Lovage can be grown hydroponically and has been noted to grow much more quickly in water than in soil. To grow lovage in this way, large amounts of equipment needn't be purchased as a small DIY hydroponic garden can easily be set up with reusable materials. This method of hydroponics is called hydroponic organics, and is currently one of the most popular methods of hydroponic growing. It allows the gardener, no matter the level of expertise, the freedom and flexibility of choosing their plant’s container, organic solution, and fertilizer (if desired) as they water the plants directly without the use of an automatic water on a timer. Hydroponics, although having the image of being a complex operation is in fact a moderately simple and inexpensive process when done on a small scale.

DIY Hydroponic Organics

  • One 2-liter soda bottle, emptied and cleaned
  • A pair of scissors
  • Heavy tape (duct tape is a good choice)
  • A Styrofoam cup
  • A pencil or screwdriver
  • Perlite
  • A lovage seedling with the soil gently cleaned from its roots
  • Hydroponic nutrient solution

Instructions

  1. Cut the top from the soda bottle. The hole should be large enough to hold the styrofoam cup. Make the cut level so that the Styrofoam cup will sit evenly in the hole.
  2. Cover the cut top of the bottle with the heavy tape. This is to keep both the styrofoam cup in place while hiding sharp edges of the plastic bottle.
  3. Using the pencil or screwdriver, poke several holes into the bottom of the cup. The holes should be large enough that the roots of the lovage plant will have a way grow through to reach the water, while the pieces of perlite do not fall through.
  4. If the seedling was started in soil, wash the roots gently before planting the seedling in the perlite. Make sure that there is no soil on the roots of the seedling. With clean roots, plant the lovage seedling into the perlite. Put enough perlite in the cup to fill it almost to the top.
  5. Follow the instructions written on the label of the hydroponic nutrient solution. Carefully mix enough hydroponic nutrient solution to fill the 2 liter bottle that the cup now sits in. Fill the bottle with enough of solution mixture so that the mixture is touching the lowering roots of the seedling within the cup. Ensure the solution does not cover all of the roots of the plant because the seedling’s roots also need access to oxygen in order to grow.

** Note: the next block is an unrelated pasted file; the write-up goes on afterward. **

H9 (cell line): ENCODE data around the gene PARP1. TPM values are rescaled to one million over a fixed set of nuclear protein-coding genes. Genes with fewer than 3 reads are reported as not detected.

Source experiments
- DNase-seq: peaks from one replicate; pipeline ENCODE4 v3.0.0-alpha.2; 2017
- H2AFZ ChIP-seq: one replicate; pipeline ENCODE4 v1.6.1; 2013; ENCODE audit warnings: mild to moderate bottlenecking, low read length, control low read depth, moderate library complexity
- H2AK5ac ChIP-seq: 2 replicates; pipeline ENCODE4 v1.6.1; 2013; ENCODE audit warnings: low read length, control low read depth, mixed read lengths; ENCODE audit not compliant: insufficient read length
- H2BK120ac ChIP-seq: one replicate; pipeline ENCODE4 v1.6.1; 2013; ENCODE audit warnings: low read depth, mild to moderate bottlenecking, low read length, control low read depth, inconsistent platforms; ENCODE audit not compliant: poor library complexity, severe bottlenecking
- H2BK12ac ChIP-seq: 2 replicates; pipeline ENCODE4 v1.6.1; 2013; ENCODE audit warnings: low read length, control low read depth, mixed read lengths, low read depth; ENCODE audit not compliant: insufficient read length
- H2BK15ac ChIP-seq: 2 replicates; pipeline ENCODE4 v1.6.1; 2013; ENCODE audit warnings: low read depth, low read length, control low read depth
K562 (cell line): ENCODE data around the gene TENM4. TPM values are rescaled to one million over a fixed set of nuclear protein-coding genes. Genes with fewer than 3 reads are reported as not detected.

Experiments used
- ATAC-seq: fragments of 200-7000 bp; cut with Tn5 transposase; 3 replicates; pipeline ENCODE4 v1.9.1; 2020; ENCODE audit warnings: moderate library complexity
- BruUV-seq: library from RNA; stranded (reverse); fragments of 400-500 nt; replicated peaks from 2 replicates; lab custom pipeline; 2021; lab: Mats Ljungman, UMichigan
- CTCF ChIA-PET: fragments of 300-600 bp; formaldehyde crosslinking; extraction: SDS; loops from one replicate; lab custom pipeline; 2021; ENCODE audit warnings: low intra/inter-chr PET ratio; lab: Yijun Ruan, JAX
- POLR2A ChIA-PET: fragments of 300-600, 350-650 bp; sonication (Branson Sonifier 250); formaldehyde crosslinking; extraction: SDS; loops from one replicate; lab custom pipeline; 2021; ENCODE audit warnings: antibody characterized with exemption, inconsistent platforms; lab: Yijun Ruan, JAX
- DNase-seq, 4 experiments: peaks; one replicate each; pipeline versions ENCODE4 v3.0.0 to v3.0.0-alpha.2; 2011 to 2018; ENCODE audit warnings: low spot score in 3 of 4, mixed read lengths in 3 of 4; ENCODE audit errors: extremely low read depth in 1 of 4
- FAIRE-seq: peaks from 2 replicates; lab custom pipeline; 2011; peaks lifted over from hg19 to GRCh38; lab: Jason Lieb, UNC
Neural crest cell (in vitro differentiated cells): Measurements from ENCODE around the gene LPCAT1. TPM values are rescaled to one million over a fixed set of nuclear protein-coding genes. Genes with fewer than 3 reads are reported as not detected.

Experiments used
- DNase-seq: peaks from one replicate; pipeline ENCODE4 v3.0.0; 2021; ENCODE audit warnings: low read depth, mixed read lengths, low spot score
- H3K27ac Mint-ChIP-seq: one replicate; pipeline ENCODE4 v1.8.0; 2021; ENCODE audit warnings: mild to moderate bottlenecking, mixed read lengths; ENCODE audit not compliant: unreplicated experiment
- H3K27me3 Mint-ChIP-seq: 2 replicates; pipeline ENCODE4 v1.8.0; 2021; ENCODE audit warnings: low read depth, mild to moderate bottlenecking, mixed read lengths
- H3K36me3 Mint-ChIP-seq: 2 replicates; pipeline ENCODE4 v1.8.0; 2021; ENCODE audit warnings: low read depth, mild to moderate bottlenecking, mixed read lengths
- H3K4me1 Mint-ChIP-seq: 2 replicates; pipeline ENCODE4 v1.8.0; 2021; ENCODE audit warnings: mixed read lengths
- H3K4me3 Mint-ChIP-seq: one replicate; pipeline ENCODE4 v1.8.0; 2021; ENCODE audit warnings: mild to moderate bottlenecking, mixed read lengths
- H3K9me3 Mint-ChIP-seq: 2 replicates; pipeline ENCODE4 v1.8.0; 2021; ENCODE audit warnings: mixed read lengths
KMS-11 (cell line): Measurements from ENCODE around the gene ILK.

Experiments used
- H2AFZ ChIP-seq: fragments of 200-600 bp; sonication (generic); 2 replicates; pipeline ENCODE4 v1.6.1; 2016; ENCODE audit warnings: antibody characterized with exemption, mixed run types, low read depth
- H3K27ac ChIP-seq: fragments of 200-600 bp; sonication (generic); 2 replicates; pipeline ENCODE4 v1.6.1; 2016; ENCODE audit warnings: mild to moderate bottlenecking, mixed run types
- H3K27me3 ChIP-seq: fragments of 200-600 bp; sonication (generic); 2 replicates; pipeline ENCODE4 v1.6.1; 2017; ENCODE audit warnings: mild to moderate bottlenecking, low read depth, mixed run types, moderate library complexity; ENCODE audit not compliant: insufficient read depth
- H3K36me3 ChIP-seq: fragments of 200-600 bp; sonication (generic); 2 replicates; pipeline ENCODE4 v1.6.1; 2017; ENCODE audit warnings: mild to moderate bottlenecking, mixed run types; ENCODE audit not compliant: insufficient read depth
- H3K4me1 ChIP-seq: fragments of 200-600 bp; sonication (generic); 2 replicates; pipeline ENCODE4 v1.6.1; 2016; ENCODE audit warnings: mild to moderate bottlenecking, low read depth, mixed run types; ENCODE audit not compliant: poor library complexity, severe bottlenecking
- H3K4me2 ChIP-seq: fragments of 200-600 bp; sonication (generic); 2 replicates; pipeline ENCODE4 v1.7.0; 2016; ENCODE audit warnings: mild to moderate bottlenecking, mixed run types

6. Preferably, lovage does well with a relative humidity and at least six hours per day of light. This is the optimum conditions for the seedling to grow. If this cannot be adequately supplied to the seedling by natural means, grow lights and timers are also available from grow shops. These allow direct control over the amount of light the plant receives.

0 Comments | Posted in News Hydroponics Details Indoor Gardening By Charles R. Sword

If you've decided to try hydroponics gardening to grow plants indoors, you may be uncertain exactly how to begin, but don't worry, you're not alone. Many of the questions that we get at our grow shop are from new gardeners who need a little help getting started. To help get your vegetable or herb garden underway, just follow these simple steps.

1. Make sure you have all of the essential components for your hydroponics environment. You'll need grow lights and a ballast, a grow room or grow box and a hydroponics system with water filters.

2. Decide what you're going to grow! If you're not sure what to place in your hydro grow environment, check out our earlier blog post on selecting vegetables and plants for hydroponic gardening. You'll also need to decide if you intend to buy starter plants or germinate seeds. If you're going to start with seeds, continue on. For plants, skip to step 11.

3. To get your seeds started, add 1 quart of water to a large container. Be careful not to make it too hot or too cold.

4. Check the pH level of the water with a tester. You want the pH to between 5.5 and 6.5. You can use water treatment products to alter the pH, but a simple, organic way is to add drops of lemon juice gradually. If you end up with a pH below 5, add a little more water in until you're in the perfect range.

5. Soak rock wool cubes in the water for at least 1 hour. Make sure that you wear protection over your face like a surgical mask to protect your lungs from the small fibers in the cubes.

6. Shake the cubes off when you take them out of the water. Wringing them will damage them.

7. Place the seeds inside the cubes. Typically, you should put just one or two seeds for vegetables in each cube. For an herb garden, 7 to 8 seeds can be placed in each cube.

8. Use a plastic planter tray to hold the cubes. Cover with a lid and let them stay in an environment that is 70 to 80 degrees Fahrenheit. Do not use plant lights.

9. Each day check on your seeds and give them a spritz with water.